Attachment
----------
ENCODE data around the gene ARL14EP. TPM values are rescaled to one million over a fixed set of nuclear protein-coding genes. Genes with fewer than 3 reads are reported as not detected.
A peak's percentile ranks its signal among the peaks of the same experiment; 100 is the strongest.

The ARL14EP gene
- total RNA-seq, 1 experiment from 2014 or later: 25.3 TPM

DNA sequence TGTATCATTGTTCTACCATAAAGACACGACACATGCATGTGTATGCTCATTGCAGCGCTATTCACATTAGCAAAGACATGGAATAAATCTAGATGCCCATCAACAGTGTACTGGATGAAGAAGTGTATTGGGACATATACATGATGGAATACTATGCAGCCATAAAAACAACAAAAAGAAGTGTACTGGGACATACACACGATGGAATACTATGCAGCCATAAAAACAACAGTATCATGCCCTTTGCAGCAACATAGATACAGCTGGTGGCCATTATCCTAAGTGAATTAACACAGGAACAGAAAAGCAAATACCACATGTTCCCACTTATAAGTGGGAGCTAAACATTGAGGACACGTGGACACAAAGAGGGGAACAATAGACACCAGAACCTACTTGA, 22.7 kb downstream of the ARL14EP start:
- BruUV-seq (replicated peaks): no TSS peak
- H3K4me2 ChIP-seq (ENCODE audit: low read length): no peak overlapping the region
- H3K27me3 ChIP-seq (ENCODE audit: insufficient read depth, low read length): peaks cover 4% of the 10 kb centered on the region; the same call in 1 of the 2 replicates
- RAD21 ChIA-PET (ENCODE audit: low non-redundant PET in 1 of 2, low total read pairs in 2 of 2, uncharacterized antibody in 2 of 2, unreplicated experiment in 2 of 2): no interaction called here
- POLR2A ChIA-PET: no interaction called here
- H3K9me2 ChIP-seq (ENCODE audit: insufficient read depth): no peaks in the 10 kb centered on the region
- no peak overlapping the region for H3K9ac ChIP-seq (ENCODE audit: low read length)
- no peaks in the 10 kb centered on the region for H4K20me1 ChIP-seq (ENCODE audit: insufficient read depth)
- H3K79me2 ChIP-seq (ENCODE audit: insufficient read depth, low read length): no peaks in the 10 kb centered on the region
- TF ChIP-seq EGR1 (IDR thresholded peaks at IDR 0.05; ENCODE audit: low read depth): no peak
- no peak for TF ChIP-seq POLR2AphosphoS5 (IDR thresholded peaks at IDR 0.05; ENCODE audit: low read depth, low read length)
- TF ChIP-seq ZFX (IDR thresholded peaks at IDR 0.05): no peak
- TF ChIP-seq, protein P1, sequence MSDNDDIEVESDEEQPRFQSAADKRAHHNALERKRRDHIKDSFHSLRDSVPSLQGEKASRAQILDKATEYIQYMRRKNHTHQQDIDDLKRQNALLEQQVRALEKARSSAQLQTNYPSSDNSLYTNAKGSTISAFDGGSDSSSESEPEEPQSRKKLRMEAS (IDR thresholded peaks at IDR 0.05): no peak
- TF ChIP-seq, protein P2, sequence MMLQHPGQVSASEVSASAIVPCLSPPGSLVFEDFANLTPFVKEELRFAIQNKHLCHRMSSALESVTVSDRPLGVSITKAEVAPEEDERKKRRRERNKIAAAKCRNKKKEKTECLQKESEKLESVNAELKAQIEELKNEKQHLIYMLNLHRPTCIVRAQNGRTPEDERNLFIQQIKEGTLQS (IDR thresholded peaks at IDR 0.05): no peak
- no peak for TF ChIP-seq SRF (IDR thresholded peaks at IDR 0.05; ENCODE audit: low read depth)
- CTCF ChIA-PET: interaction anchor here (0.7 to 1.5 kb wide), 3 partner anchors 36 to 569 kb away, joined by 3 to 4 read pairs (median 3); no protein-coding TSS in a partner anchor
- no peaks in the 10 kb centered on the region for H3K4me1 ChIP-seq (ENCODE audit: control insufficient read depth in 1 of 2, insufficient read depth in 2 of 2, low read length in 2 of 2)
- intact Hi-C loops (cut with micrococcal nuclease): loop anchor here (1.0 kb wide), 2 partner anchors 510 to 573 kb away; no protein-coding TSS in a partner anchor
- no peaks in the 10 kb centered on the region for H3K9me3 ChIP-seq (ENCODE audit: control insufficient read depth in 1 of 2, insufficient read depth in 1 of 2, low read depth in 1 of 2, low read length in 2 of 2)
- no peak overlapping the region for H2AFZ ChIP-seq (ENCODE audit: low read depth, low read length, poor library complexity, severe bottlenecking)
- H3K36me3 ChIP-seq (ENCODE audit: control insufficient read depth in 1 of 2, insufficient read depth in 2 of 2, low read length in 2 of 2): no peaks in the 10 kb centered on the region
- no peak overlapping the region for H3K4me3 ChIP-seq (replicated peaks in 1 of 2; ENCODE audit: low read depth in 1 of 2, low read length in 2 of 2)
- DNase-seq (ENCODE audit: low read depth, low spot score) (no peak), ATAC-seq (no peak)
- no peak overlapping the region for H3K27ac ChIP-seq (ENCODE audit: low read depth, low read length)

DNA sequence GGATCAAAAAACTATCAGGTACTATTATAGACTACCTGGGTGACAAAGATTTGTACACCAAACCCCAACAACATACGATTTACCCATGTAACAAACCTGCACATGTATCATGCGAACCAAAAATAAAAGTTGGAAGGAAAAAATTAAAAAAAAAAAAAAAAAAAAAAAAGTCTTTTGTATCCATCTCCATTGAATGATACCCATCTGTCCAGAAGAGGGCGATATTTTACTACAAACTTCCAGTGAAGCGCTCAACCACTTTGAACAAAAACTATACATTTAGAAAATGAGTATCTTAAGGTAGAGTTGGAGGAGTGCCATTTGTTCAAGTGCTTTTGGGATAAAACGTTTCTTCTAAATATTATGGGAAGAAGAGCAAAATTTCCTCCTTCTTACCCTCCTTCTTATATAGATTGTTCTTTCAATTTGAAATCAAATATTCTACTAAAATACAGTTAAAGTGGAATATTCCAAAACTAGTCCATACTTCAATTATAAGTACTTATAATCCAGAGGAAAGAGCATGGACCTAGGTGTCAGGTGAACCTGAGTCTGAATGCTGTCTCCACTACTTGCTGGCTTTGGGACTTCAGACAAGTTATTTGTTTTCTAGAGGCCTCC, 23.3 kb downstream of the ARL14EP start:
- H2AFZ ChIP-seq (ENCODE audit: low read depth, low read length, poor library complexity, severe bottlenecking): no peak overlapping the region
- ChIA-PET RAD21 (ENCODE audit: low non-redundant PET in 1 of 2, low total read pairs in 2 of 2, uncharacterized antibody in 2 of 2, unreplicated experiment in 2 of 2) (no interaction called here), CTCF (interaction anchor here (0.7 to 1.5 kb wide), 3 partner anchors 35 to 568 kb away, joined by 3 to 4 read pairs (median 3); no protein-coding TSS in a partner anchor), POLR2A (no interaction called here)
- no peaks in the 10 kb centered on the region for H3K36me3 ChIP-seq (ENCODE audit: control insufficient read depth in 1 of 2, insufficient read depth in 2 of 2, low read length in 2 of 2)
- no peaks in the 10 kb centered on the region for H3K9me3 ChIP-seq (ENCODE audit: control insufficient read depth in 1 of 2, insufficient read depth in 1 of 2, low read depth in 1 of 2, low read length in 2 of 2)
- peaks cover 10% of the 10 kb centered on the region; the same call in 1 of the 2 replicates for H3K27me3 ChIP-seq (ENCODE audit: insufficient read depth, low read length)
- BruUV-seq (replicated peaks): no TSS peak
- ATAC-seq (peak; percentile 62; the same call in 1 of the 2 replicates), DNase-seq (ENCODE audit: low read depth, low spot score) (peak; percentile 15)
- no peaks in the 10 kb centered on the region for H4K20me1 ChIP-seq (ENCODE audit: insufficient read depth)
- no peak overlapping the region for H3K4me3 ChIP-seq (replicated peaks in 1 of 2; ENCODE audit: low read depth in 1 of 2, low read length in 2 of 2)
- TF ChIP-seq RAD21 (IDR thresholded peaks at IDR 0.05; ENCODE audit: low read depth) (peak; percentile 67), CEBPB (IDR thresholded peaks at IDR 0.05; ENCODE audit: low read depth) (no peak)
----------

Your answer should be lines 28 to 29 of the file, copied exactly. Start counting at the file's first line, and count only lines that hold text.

- DNase-seq (ENCODE audit: low read depth, low spot score) (no peak), ATAC-seq (no peak)
- no peak overlapping the region for H3K27ac ChIP-seq (ENCODE audit: low read depth, low read length)